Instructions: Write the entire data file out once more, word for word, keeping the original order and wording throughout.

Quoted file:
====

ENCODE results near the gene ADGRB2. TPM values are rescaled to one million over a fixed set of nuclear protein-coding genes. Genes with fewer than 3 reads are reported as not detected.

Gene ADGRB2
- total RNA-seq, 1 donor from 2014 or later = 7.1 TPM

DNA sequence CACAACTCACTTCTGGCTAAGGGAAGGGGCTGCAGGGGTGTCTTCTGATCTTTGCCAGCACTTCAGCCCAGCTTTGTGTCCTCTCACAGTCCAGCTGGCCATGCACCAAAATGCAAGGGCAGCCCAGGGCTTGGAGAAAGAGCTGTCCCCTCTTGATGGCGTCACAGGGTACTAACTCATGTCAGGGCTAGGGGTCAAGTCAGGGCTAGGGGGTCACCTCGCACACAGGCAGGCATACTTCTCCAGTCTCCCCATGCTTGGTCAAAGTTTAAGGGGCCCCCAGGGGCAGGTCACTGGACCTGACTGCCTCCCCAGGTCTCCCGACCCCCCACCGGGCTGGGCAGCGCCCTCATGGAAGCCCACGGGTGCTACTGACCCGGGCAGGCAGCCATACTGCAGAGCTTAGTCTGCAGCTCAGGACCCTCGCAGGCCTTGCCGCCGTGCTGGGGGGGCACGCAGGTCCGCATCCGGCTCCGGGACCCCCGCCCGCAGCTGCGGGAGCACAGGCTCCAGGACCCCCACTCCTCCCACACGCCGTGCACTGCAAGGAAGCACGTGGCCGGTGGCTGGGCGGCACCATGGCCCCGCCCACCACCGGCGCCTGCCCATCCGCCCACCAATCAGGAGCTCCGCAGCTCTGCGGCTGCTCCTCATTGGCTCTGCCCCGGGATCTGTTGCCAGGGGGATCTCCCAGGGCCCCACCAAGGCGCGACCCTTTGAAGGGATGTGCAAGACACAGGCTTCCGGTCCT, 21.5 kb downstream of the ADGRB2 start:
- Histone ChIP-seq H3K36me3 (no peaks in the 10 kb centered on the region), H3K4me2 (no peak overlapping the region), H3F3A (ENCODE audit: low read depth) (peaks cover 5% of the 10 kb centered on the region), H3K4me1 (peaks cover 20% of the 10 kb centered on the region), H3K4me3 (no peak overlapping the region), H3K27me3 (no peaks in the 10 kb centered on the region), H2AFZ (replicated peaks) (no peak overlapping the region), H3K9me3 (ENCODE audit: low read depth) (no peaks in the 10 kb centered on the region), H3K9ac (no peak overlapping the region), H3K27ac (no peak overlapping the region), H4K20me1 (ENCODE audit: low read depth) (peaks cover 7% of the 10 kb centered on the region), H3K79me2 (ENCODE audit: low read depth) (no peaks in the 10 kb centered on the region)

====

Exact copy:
ENCODE results near the gene ADGRB2. TPM values are rescaled to one million over a fixed set of nuclear protein-coding genes. Genes with fewer than 3 reads are reported as not detected.

Gene ADGRB2
- total RNA-seq, 1 donor from 2014 or later = 7.1 TPM

DNA sequence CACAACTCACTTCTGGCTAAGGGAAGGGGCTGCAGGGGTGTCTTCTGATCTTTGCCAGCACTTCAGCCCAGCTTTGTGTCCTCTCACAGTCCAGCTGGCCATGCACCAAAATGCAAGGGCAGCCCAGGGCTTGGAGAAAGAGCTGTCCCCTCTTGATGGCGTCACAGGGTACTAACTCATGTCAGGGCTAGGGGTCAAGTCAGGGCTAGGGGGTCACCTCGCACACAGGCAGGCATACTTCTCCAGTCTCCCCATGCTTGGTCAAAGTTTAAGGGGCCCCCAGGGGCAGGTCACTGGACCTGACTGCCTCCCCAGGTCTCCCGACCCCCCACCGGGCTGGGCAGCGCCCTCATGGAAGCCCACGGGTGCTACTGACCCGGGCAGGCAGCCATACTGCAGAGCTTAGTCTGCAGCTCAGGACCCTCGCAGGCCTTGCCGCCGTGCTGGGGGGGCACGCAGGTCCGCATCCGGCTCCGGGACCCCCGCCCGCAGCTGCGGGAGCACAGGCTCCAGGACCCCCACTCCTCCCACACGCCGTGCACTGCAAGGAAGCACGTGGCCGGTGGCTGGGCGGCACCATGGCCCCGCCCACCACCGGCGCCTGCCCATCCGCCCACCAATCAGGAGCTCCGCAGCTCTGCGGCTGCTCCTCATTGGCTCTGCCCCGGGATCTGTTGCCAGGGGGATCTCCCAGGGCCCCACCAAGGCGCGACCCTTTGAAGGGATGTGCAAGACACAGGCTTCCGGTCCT, 21.5 kb downstream of the ADGRB2 start:
- Histone ChIP-seq H3K36me3 (no peaks in the 10 kb centered on the region), H3K4me2 (no peak overlapping the region), H3F3A (ENCODE audit: low read depth) (peaks cover 5% of the 10 kb centered on the region), H3K4me1 (peaks cover 20% of the 10 kb centered on the region), H3K4me3 (no peak overlapping the region), H3K27me3 (no peaks in the 10 kb centered on the region), H2AFZ (replicated peaks) (no peak overlapping the region), H3K9me3 (ENCODE audit: low read depth) (no peaks in the 10 kb centered on the region), H3K9ac (no peak overlapping the region), H3K27ac (no peak overlapping the region), H4K20me1 (ENCODE audit: low read depth) (peaks cover 7% of the 10 kb centered on the region), H3K79me2 (ENCODE audit: low read depth) (no peaks in the 10 kb centered on the region)